After his death, he was remembered for “his charity, integrity, industry and possessed finest private library.”9 Joel Munsell remembered him as “an upright and benevolent citizen.”

He was buried in his family’s Albany Rural Cemetery Lot #1 Section 57. He purchased this plot earlier and relocated the remains of his family from Albany’s Episcopal Burial Grounds there. This is a very large lot with at least 36 burial plots. It appears that there are several large monuments as well as headstones. Some of the graves are obviously infants from the size (length) of the individual sites shown on the Albany Rural Cemetery layout. The plot is very long with generally two rows deep but in some places three possible given the small dimensions of the infants’ plots.

In 1866 John’s son Joseph Briggs Taylor applied for a US passport and in it he was described as 44 years of age with a medium forehead, short nose, round chin, florid complexion, dark brown eyes, regular mouth, brown hair and round face. In the absence of photographs this may give us some insight as to the appearance of John’s family.

After John’s death, the Brewery was renamed “John Taylor’s Sons” and operated under this name until 1873.

On January 10, 1868, John’s son Joseph Burnop Taylor died leaving only his son William Henry Taylor to continue the business.

An 1870 wood engraving of John Taylor and Sons’ Brewery Albany, New York, size 5 x 7 1/2 inches, with hand coloring named “A Runlet of Ale” was recently priced at $50.00.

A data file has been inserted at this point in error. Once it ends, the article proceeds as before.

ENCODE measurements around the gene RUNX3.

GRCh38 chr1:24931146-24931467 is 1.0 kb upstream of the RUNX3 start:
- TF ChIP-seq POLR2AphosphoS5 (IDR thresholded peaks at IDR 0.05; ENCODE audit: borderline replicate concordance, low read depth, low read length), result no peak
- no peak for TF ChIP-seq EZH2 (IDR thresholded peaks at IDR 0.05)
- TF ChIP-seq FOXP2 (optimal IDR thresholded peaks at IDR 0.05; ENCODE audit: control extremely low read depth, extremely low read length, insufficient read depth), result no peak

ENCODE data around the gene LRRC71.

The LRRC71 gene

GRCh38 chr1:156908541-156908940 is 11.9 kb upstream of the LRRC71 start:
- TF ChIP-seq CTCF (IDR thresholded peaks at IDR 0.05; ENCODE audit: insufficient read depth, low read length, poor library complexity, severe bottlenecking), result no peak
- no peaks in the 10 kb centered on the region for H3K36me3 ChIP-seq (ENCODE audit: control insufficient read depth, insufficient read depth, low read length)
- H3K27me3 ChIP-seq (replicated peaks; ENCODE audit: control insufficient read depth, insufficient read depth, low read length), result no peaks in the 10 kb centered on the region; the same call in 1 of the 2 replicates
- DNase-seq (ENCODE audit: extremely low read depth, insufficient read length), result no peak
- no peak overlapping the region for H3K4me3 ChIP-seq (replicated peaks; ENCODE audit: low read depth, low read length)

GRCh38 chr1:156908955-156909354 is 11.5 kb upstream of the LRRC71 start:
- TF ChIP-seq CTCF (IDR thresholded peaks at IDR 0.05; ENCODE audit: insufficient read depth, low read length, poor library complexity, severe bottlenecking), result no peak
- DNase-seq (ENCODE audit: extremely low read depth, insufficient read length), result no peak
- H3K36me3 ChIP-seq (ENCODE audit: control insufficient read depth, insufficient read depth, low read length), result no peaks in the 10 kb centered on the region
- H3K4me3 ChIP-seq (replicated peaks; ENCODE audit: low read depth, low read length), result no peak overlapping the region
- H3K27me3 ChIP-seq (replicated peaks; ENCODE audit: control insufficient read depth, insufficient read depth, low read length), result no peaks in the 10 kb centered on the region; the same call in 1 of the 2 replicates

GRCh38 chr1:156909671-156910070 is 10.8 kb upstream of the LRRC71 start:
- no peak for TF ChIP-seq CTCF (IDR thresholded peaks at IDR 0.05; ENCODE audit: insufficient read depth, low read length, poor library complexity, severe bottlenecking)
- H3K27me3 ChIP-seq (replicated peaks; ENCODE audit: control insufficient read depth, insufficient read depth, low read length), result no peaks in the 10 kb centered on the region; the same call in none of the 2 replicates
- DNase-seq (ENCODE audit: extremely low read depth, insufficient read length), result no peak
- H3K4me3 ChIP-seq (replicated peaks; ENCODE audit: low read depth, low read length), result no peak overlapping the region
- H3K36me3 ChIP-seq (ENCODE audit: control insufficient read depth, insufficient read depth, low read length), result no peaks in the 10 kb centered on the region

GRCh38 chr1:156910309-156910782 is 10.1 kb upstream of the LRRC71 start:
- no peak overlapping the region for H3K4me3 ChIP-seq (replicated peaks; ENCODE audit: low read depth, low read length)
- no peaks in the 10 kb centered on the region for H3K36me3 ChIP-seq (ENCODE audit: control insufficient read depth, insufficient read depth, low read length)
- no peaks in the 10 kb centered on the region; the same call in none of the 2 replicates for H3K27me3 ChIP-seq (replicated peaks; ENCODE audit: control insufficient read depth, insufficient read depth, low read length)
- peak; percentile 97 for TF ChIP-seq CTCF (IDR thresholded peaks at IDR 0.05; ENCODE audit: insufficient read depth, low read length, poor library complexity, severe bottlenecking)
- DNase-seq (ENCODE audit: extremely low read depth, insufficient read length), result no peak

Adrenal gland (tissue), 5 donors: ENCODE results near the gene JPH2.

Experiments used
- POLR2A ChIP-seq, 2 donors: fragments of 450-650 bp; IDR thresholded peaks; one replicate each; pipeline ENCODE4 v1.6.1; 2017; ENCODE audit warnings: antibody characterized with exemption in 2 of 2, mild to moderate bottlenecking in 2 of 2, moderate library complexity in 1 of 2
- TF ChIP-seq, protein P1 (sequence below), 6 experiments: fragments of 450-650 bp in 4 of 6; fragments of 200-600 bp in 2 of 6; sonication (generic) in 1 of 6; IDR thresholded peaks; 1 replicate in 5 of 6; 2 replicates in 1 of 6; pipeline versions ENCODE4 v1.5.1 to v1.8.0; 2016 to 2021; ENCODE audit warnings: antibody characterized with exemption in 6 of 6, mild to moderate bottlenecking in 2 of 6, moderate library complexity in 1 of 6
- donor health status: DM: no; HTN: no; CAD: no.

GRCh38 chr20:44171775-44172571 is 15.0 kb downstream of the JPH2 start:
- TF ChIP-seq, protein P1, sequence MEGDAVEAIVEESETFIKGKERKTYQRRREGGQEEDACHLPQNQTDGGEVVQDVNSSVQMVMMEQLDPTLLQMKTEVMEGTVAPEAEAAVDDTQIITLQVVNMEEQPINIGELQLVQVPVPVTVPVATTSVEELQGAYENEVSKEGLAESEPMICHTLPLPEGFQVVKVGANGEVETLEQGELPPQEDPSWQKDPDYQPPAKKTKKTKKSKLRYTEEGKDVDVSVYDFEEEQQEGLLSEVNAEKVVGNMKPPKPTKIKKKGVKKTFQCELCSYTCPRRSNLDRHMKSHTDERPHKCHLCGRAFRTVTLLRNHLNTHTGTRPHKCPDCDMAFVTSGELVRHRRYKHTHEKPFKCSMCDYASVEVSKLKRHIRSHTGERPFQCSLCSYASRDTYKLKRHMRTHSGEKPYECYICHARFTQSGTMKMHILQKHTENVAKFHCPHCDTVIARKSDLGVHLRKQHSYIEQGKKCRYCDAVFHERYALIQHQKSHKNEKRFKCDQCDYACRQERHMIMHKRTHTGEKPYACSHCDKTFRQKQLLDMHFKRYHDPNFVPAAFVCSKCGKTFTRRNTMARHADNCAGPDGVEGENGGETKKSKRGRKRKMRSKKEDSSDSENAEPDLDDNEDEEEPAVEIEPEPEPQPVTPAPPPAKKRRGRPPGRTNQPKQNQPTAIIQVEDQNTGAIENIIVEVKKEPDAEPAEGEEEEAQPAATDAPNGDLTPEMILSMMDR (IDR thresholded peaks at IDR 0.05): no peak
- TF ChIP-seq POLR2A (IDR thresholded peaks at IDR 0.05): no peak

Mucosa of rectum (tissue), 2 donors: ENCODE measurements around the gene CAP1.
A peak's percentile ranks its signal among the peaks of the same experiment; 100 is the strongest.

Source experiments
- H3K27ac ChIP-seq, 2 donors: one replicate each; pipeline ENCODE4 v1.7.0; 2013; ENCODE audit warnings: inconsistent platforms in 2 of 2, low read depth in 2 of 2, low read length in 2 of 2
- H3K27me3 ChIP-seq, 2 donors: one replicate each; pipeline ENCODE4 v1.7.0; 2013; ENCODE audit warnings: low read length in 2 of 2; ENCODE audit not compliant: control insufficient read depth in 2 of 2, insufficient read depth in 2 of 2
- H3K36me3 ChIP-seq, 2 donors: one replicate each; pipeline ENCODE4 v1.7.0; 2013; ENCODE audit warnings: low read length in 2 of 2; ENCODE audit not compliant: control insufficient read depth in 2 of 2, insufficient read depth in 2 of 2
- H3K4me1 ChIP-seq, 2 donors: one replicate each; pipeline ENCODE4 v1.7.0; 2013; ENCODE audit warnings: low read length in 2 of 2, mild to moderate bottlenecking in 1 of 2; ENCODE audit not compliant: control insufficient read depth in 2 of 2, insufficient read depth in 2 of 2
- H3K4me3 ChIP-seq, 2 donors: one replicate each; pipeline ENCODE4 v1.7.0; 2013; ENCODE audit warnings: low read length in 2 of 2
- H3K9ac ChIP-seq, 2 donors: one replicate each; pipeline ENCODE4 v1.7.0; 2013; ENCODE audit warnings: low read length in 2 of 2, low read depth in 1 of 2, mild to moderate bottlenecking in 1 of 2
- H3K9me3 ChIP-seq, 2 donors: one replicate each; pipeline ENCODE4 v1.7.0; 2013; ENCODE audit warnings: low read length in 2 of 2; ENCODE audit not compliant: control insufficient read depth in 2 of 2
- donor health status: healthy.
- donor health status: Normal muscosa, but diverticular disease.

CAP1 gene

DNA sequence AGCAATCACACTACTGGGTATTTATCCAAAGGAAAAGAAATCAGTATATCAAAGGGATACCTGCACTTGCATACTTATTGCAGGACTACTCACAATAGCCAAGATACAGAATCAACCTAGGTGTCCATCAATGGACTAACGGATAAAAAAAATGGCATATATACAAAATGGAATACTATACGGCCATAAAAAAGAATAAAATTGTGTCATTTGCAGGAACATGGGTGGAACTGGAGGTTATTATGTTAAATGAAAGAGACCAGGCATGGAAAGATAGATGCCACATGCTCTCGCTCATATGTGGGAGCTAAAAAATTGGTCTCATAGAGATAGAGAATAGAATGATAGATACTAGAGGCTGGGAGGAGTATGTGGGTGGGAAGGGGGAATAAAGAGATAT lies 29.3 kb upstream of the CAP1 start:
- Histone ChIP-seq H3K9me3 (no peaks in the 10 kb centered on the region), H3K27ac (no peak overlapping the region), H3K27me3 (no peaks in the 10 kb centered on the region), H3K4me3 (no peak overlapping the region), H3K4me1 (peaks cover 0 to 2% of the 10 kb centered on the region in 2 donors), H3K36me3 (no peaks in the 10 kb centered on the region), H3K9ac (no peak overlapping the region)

Seven years after John’s death the 1870 US Census recorded his son William Henry Taylor. Albany 10th Ward taken on September 1, 1870 Taylor, Wm H. 39 yrs brewer, NY (B. 1831) Jane A.: 31 yrs, NY Wm H. 1 yr NY Dickson, Margaret 59 yrs Scotland Note: Margaret Dickson was William’s mother in law.

Tragedy hit the family in the early 1870s which destroyed the empire that John had so carefully built during his life. First in 1871 William’s wife Jennie Agnes Dickson Taylor died. Only two years later his only living son William Henry died at just 41 years of age. His death resulted in the sale of the brewery by the remaining family members. After the sale, the brewery operated under the name of Taylor and Son Brewery and apparently the extended family still held some financial control.

A beer bottle from the John Taylor Brewery dated about 1880 or later was described as a stoneware bottle with two tones and 8.25 inches in height, with two paper labels, foil and cork. The upper label read “Bottled at the Brewery, Albany, NY. Pale Stock Established 1824”. The lower label read “Taylor’s celebrated Imperial Albany Cream Ale” and had a trademark in the center which read “Entered according to Act of Congress in 1868 by John Taylor’s son.” The stoneware bottle had a maker’s mark on side that it was made by Port Dunbar Pottery Co. Glasgow.